In honor of this month’s 80s party (and subsequent premiere of Minnesota Experience’s Electronicle 1980 – watch now!), we talked to Almanac producer Brendan Henehan. Almanac is Minnesota’s longest running primetime television show and a great way to learn more about local news and public affairs each week. It airs Friday nights at 7 p.m.
We asked Brendan to reflect on his time at then-KTCA in the 1980s and he pulled out this charming memory of “Databurst.” Henehan calls it, “a global innovation.”
In December of 1984 as KTCA’s new weekly public affairs show was about to launch, the producing team was coming up with ideas for a new type of interactive TV show. They planned to ask a weekly Minnesota history question they dubbed the “Index File” question. Viewers would have the chance to call in with their answers which would be recorded on a series of answering machines. The producers would pick which calls to play on the air the following week. Those same answering machines would gather comments about the show and its co-hosts, neither of whom had ever read a TelePrompTer or worked in live TV.
The Almanac team also wanted to find a way to provide data and information to people watching the show using all the tools available to them. Remember, this was years before the world wide web allowed people in their homes to read newspaper articles or do research online. How could you do that in 1984 pre-internet with someone who lived perhaps hundreds of miles away?
The Executive Producer of Almanac –Bill Hanley—had a strange idea. He said, “what if we recorded images of a newspaper article and then flashed them on the screen and instructed viewers to record the images on their VCR? That way, they could pause the image on their VHS tape and read the article frame by frame.”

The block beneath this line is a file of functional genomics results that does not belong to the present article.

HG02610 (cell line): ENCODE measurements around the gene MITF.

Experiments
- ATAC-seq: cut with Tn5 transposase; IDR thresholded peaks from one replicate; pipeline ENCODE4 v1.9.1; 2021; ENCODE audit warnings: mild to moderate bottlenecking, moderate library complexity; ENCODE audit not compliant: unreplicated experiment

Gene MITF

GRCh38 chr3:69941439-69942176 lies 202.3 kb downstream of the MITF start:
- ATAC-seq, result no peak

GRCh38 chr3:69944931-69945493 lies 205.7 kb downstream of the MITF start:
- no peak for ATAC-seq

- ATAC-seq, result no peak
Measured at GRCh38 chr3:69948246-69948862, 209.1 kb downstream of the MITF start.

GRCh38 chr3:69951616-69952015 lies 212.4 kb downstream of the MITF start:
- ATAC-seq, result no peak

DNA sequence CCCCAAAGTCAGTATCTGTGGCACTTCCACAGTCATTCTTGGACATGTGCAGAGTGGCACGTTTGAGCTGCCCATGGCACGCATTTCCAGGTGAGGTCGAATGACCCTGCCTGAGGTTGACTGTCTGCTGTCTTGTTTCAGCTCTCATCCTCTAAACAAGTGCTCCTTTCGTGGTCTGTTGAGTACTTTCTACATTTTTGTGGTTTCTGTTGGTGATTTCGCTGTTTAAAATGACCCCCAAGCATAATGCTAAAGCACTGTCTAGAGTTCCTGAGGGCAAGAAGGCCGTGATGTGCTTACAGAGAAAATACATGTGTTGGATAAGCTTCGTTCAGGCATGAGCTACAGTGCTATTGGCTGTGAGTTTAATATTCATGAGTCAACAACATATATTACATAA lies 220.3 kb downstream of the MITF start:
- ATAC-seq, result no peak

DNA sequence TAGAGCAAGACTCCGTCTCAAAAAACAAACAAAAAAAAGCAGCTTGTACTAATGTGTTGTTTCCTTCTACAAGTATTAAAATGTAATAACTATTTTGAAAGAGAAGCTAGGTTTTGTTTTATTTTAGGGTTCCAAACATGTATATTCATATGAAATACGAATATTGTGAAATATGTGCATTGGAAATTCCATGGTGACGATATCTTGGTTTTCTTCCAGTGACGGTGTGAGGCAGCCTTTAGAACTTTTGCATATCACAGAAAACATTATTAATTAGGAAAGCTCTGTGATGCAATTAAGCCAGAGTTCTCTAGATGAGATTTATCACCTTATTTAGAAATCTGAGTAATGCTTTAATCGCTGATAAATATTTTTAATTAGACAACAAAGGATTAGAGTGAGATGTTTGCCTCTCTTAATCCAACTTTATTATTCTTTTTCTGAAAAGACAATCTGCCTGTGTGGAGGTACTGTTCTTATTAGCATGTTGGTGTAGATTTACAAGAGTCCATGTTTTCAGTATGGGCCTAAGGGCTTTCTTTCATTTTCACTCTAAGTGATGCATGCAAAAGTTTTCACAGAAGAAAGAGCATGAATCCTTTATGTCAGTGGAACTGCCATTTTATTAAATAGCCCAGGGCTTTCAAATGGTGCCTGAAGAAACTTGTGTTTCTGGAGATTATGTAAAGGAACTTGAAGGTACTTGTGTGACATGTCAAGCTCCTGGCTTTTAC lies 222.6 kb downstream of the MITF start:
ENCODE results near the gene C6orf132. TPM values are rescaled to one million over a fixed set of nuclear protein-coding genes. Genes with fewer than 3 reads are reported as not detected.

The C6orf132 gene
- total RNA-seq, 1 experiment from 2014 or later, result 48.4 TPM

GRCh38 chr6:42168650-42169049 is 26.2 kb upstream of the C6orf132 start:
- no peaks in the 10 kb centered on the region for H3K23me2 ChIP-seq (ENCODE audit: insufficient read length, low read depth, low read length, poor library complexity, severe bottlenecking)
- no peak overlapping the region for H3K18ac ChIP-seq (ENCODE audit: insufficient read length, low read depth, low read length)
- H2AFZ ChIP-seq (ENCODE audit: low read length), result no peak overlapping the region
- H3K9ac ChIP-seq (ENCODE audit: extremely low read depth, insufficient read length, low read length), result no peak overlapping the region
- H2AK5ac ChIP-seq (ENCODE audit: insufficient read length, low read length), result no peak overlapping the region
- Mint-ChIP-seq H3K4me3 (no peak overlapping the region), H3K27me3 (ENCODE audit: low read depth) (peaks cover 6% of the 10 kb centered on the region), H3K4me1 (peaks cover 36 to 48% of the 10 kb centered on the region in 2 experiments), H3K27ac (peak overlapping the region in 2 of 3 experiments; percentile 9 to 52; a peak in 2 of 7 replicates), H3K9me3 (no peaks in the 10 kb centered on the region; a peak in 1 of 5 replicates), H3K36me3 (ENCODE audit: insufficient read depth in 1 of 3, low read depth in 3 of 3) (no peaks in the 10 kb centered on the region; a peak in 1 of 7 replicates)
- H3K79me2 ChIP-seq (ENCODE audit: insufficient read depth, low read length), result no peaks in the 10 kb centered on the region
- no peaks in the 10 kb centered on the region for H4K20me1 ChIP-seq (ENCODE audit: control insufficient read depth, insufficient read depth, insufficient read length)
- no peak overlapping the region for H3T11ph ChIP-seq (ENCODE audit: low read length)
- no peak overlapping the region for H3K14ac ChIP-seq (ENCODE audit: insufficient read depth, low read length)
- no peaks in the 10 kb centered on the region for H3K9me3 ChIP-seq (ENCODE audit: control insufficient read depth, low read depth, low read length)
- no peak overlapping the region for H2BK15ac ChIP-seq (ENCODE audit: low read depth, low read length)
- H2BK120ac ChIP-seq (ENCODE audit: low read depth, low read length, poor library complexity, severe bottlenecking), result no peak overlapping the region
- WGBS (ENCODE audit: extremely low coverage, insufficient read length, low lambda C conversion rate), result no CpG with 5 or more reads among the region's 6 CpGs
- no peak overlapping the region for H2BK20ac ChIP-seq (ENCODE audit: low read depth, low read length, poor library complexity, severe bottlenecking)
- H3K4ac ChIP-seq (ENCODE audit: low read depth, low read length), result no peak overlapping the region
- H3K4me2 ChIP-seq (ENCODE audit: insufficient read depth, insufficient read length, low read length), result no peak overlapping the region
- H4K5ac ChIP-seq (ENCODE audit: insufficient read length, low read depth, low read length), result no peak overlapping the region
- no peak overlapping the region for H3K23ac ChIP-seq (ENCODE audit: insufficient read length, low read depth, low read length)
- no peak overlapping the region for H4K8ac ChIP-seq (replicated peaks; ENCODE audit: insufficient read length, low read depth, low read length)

We experimented with the idea – quickly dubbed “Databurst”—and rolled it out on the very first edition of Almanac on December 7, 1984. And darned if it didn’t work.
Transmitting data at ten times of the speed of the fastest home modem at the time, any Minnesota viewer with a VCR could read a Minneapolis Star Tribune newspaper article from their living room. The Almanac team soon expanded the concept to include “Artburst” focusing on visual stories and once transmitted the images of every piece of art in the Minneapolis Sculpture Garden in a matter of seconds.
Almanac would use Databurst for years and even made American broadcasting history by sneaking it into a nationally-aired PBS show in 1986.
Want to see the idea in action? Watch the clip:
Stream your favorite PBS shows, create the perfect watchlist, connect with your local station, and more — anywhere you watch. Plus, local content (and a whole lot more) is free to watch all the time.
© Twin Cities Public Television - 2022. All rights reserved.